When I saw the cloud formation in Hawaii, I was back there, in the church of my youth, St. Mary’s, the oldest parish in the Pawtuxet Valley, a church that ranks as significant in historical registers.
You see, right behind the altar was a full wall mural of the Virgin Mary ascending the heavens, with baby Jesus in her arms. Maybe the Serpent was under her foot? The blue and white of her robe were soothing and contrasted with the pink-tinged cottony clouds that billowed about.
I loved that painting. It kept me enthralled when the priest’s words did not.
And I hadn’t thought of it in years…. not ‘til I saw the cloud formation in Hawaii. Then, it brought back a flood of other memories.
Fr. Murphy was a bellicose individual, part of that old school of fire and brimstone priests who pounded the podium weekly, to get his parishioners’ attention. What was his purpose? The collection of money…not an easy thing in a small, blue-collar, milltown parish.
Catholics don’t particularly follow the tenets of Protestant groups that believe in the 10% rule of tithe, so each parish’s financial well-being depends on how well the Pastor delivers the Word of God, with proper enjoinders to “Give to the Church.”
Father Murphy was short…rotund…and had a bulbous nose (suggesting he drank.)
Each week the crescendo began as his oratory rose in power, shouting down the congregation, with his words, laced with fury. Since our church sat at the topmost part of the hill overlooking the valley, we joked that people ‘went to church’– even if they didn’t, physically.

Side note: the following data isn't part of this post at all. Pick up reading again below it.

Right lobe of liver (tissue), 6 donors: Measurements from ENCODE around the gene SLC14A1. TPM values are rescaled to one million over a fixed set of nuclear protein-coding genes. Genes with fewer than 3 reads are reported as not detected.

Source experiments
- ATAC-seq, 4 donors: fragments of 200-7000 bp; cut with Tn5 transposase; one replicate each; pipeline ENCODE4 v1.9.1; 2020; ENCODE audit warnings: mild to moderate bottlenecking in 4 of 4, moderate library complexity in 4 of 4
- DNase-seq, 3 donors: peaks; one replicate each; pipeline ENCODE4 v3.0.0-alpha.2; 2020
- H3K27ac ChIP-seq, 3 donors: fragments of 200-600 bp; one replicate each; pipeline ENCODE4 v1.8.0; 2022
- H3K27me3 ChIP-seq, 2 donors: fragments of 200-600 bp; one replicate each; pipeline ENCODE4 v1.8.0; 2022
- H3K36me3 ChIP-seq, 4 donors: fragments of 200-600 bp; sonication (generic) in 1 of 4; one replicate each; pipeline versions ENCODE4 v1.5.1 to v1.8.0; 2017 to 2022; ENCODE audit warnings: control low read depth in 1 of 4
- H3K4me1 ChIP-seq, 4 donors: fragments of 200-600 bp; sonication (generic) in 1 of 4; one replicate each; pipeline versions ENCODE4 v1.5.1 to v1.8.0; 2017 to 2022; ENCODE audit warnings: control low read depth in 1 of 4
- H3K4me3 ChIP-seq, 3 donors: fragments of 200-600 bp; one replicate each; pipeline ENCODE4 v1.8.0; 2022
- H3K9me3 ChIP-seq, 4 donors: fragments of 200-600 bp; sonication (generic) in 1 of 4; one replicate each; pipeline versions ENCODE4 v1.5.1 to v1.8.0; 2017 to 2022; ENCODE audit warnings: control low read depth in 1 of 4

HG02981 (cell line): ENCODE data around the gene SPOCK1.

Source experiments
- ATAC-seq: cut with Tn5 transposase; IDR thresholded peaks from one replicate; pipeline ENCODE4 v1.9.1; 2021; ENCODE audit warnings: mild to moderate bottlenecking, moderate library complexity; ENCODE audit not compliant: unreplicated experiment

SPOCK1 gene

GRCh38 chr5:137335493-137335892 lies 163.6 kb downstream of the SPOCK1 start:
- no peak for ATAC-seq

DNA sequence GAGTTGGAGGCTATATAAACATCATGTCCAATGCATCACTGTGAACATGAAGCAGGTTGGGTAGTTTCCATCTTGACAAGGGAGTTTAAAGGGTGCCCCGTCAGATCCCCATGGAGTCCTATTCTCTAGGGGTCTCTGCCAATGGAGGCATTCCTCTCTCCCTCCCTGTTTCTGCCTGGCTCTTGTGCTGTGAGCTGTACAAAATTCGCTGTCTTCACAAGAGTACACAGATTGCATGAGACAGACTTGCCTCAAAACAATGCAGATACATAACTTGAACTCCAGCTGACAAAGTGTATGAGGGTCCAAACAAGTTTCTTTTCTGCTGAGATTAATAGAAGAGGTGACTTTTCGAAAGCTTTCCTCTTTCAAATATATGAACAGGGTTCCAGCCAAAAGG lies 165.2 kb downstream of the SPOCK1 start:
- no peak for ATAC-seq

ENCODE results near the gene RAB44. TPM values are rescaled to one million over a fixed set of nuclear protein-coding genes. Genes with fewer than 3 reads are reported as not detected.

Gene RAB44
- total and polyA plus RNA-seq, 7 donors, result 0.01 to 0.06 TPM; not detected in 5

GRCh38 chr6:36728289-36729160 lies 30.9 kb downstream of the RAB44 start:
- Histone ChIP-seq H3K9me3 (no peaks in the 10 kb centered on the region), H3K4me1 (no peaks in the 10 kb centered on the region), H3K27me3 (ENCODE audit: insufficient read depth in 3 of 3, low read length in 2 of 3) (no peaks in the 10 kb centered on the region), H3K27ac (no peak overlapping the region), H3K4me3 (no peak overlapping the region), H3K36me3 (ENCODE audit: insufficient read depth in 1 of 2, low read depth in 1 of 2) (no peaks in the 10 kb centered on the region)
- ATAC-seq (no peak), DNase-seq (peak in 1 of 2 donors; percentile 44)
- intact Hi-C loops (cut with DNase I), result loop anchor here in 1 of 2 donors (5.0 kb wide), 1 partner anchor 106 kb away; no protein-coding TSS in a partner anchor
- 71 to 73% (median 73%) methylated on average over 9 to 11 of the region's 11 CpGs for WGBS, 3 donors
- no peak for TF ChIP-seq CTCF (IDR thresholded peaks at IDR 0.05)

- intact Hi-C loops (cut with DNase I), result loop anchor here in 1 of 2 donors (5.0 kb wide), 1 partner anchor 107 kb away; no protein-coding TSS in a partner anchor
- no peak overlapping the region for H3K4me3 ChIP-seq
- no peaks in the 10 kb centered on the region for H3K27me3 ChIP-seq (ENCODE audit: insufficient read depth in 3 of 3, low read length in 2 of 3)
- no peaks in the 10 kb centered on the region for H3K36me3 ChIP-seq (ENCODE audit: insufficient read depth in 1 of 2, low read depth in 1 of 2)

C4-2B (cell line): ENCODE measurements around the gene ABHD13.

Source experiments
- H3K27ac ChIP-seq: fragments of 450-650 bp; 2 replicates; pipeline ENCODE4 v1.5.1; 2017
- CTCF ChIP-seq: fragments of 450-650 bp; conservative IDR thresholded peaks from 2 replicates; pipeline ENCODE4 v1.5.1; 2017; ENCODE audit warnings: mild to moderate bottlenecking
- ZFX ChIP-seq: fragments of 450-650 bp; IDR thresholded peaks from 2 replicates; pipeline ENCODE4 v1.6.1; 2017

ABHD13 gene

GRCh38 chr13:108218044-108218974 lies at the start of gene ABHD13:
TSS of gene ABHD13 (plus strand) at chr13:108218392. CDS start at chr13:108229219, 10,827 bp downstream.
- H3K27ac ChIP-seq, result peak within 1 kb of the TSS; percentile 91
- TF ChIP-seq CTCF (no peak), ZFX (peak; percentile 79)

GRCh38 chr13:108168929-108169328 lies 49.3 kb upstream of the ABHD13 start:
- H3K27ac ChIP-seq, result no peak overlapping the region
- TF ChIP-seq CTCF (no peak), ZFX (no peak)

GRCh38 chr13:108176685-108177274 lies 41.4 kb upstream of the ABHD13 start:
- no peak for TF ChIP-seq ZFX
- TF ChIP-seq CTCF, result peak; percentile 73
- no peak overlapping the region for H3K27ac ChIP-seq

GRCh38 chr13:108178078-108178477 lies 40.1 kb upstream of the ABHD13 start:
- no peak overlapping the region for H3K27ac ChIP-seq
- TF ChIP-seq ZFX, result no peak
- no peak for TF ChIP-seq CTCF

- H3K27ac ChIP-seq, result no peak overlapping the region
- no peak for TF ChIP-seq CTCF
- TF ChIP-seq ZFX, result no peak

His booming voice carried to every corner.
My brothers were altar boys; it was before the era girls were allowed to do so.
The congregants often spoke behind their Pastor’s back, in that he was vehemently disliked. Some suggested he had a conjugal relationship with his housekeeper, Maude, a stern, Germanic woman who spoke little but evidenced a contemptuous attitude for anyone who dared approach the Rectory, on official business (getting church documents, etc.)
And Fr. Murphy was never kind or generous. At my own church wedding, in 1969, he turned away the uncle of my husband-to-be who desperately needed to use his bathroom, (there were none in the church for church-goers.)
I was aghast as I witnessed that 75-year-old uncle amble off in search of a gas station in town. The groom’s family were Baptists, so I’m sure they were furious at “those damned Catholics.” After all, my fiancée had already agreed to honor my church’s mandate that any children would be raised in the Catholic faith (a pre-condition before a priest will marry a Catholic to an other-faith other.)
So, how do you like this chain of association? I’m a far older woman, visiting Hawaii; I look up to see a cloud formation in the sky; and I’m immediately blasted back in time, some 60 years, to the church of my youth?
I had to take a photograph to commemorate the moment. I’ve posted it at the top.
This all just proves to me that there, in the million chinks of my mind, is everything I’ve ever seen or done, and those memories are waiting to re-emerge.
One never knows, however, what will prompt the re-emergence. In this instance, it was a cloud formation in the sky, in Hawaii…There was just something familiar about those cumulous pink/blue clouds that put me right back in that pew…
….Right back… working hard at tamping down the Pastor’s vitriole.
And I find that whole association fascinating.